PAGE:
If standards of healthcare treatment are unacceptable it is important that the issue is resolved satisfactorily. However, when the death of a loved one is concerned, good complaint handling becomes crucial.
Care Surrounding the Death of a PatientA recent report has shown that 54% of complaints about hospitals concern the care surrounding the death of a patient.
This can be an emotionally fraught period for the family and this large complaint percentage highlights the sensitivity of relatives over the standards of care the patient received.
For example there are many instances where family members refuse to accept the explanations offered by the doctors because they are still struggling to accept their loss. Also a number of complaints concern aspects such as poor standards of hygiene, nursing care and bad staff attitude, which are unacceptable at any time but can be particularly upsetting for those in a raw state of bereavement.
Obscuring the TruthThere have also been a disturbing number of cases where families have received misleading and contradictory information from the NHS staff in charge of looking after their relative.
When simple clinical records, such as weight charts or fluid balance, have not been maintained and medical observations not recorded, it suggests to family members that their relative was not looked after properly. Understandably for many this realisation has proven both distressing and unacceptable.
Why Did Our Son Die At Birth?The death of a baby is a traumatic event at any time, but when it occurs whilst in NHS care and the questions about the causes go unanswered, the pain for the parents can be unbearable.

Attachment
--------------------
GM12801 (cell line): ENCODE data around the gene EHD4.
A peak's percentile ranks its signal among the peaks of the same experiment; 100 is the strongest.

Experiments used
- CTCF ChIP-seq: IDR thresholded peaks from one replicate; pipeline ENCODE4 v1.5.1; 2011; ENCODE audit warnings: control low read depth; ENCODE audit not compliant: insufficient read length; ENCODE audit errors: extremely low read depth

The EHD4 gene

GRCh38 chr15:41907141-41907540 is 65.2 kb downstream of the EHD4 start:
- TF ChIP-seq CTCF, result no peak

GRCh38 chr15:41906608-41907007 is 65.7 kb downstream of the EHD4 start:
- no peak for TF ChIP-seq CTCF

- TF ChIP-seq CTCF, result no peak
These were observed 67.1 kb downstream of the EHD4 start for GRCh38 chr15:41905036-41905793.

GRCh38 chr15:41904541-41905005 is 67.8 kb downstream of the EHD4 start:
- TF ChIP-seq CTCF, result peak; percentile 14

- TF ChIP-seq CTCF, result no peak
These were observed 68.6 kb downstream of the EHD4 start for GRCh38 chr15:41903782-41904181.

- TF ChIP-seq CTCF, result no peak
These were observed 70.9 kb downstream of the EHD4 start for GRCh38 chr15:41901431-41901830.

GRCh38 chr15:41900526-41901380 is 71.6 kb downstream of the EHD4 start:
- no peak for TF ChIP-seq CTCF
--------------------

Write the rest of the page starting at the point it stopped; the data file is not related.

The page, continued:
It took 20 months of persistent complaint before the parents found out that their son’s death was the fault of the maternity staff and for the hospital trust to acknowledge their failings and apologise.
Like so many searching for some kind of resolution within the complaints system, if persistence and resolve is lacking then the only option is to give up. But when a complaint concerns a loved one, for many defeat is not an option. The bereaving parents are still seeking a full and honest explanation.
The Complaints Brick WallFor those seeking answers to what they see as unacceptable health care, the NHS complaints procedure is unforthcoming and offers scant reassurance. Its critics have described it as a ‘brick wall’.
More than 100,000 complaints were received by the UK’s hospital trusts or primary care trusts and of these an increasing number are being redirected to independent adjudicators due to unsatisfactory responses.
Government plans to overhaul the complaints system, have been brushed under the carpet and officials have stated that there will no new reforms until at least 2009.
The Second StepAs an organisation responsible for investigating unresolved complaints about NHS trusts, the Healthcare Commission has felt the increased pressure of NHS’s underperforming complaints procedure. The organisation is a well-recognised second step in finding a satisfactory conclusion to a complaint.
Health Service OmbudsmanIf the Healthcare Commission is unable to find an acceptable resolution then the next body to contact is the Heath Service Ombudsman, or the ‘commissioner’.
Acting independently of both the NHS and the government, this referee investigates complaints about services within the UK’s national health care system. It specialises in issues where patients or relatives have been adversely affected by not having vital information conveyed to them, such as those regarding care surrounding the death of a patient.